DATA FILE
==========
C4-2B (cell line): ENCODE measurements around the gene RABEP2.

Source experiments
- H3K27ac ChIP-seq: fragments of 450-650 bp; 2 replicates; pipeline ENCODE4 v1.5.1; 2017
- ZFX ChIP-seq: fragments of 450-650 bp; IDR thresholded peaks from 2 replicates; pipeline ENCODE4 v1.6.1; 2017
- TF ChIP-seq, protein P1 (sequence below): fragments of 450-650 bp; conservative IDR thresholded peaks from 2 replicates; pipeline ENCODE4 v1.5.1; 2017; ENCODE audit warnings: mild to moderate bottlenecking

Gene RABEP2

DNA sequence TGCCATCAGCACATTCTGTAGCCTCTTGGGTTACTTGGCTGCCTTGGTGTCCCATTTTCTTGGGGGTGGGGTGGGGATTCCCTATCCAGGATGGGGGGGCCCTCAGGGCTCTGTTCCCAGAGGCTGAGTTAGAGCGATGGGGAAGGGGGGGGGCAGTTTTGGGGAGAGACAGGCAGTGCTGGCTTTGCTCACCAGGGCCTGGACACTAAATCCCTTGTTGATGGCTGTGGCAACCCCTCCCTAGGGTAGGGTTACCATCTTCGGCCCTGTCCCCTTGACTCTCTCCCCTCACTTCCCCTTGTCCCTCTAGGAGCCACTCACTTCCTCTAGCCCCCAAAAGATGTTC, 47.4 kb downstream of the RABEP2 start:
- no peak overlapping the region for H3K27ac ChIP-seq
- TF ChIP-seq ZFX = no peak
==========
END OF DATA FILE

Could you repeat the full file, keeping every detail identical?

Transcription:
C4-2B (cell line): ENCODE measurements around the gene RABEP2.

Source experiments
- H3K27ac ChIP-seq: fragments of 450-650 bp; 2 replicates; pipeline ENCODE4 v1.5.1; 2017
- ZFX ChIP-seq: fragments of 450-650 bp; IDR thresholded peaks from 2 replicates; pipeline ENCODE4 v1.6.1; 2017
- TF ChIP-seq, protein P1 (sequence below): fragments of 450-650 bp; conservative IDR thresholded peaks from 2 replicates; pipeline ENCODE4 v1.5.1; 2017; ENCODE audit warnings: mild to moderate bottlenecking

Gene RABEP2

DNA sequence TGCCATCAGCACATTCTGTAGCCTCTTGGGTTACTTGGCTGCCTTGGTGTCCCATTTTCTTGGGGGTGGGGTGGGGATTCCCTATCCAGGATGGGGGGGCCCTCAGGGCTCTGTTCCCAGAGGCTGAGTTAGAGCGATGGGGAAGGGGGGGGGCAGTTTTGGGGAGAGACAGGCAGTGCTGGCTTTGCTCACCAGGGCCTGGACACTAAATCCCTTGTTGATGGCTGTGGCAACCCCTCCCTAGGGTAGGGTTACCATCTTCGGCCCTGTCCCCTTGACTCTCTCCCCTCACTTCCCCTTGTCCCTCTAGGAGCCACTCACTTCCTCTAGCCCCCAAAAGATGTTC, 47.4 kb downstream of the RABEP2 start:
- no peak overlapping the region for H3K27ac ChIP-seq
- TF ChIP-seq ZFX = no peak